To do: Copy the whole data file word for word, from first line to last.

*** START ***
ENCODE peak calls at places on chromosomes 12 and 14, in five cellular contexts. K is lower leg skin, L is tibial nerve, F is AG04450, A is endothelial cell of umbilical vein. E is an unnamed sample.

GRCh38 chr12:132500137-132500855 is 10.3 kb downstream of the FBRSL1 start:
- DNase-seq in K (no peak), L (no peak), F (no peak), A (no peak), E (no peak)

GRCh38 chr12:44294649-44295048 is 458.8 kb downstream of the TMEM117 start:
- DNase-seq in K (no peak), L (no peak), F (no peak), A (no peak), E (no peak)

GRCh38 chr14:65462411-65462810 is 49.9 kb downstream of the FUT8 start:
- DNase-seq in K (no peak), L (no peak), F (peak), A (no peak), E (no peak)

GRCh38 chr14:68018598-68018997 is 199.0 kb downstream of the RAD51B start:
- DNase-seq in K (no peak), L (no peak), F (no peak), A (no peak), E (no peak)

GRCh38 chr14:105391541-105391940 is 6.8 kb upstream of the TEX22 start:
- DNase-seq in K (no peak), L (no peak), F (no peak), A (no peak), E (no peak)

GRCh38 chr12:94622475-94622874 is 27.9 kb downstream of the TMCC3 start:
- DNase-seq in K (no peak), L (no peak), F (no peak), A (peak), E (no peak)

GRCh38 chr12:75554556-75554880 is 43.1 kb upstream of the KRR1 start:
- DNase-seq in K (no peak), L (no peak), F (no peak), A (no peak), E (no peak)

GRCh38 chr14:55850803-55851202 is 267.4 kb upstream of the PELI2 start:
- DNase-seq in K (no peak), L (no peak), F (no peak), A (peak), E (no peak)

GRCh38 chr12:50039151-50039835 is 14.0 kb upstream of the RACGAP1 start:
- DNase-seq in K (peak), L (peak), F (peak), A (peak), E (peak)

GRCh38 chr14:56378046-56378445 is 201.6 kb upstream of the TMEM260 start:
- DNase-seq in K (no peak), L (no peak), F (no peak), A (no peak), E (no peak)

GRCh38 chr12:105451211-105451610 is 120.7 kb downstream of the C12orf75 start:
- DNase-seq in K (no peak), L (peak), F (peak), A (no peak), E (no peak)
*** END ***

ENCODE peak calls at places on chromosomes 12 and 14, in five cellular contexts. K is lower leg skin, L is tibial nerve, F is AG04450, A is endothelial cell of umbilical vein. E is an unnamed sample.

GRCh38 chr12:132500137-132500855 is 10.3 kb downstream of the FBRSL1 start:
- DNase-seq in K (no peak), L (no peak), F (no peak), A (no peak), E (no peak)

GRCh38 chr12:44294649-44295048 is 458.8 kb downstream of the TMEM117 start:
- DNase-seq in K (no peak), L (no peak), F (no peak), A (no peak), E (no peak)

GRCh38 chr14:65462411-65462810 is 49.9 kb downstream of the FUT8 start:
- DNase-seq in K (no peak), L (no peak), F (peak), A (no peak), E (no peak)

GRCh38 chr14:68018598-68018997 is 199.0 kb downstream of the RAD51B start:
- DNase-seq in K (no peak), L (no peak), F (no peak), A (no peak), E (no peak)

GRCh38 chr14:105391541-105391940 is 6.8 kb upstream of the TEX22 start:
- DNase-seq in K (no peak), L (no peak), F (no peak), A (no peak), E (no peak)

GRCh38 chr12:94622475-94622874 is 27.9 kb downstream of the TMCC3 start:
- DNase-seq in K (no peak), L (no peak), F (no peak), A (peak), E (no peak)

GRCh38 chr12:75554556-75554880 is 43.1 kb upstream of the KRR1 start:
- DNase-seq in K (no peak), L (no peak), F (no peak), A (no peak), E (no peak)

GRCh38 chr14:55850803-55851202 is 267.4 kb upstream of the PELI2 start:
- DNase-seq in K (no peak), L (no peak), F (no peak), A (peak), E (no peak)

GRCh38 chr12:50039151-50039835 is 14.0 kb upstream of the RACGAP1 start:
- DNase-seq in K (peak), L (peak), F (peak), A (peak), E (peak)

GRCh38 chr14:56378046-56378445 is 201.6 kb upstream of the TMEM260 start:
- DNase-seq in K (no peak), L (no peak), F (no peak), A (no peak), E (no peak)

GRCh38 chr12:105451211-105451610 is 120.7 kb downstream of the C12orf75 start:
- DNase-seq in K (no peak), L (peak), F (peak), A (no peak), E (no peak)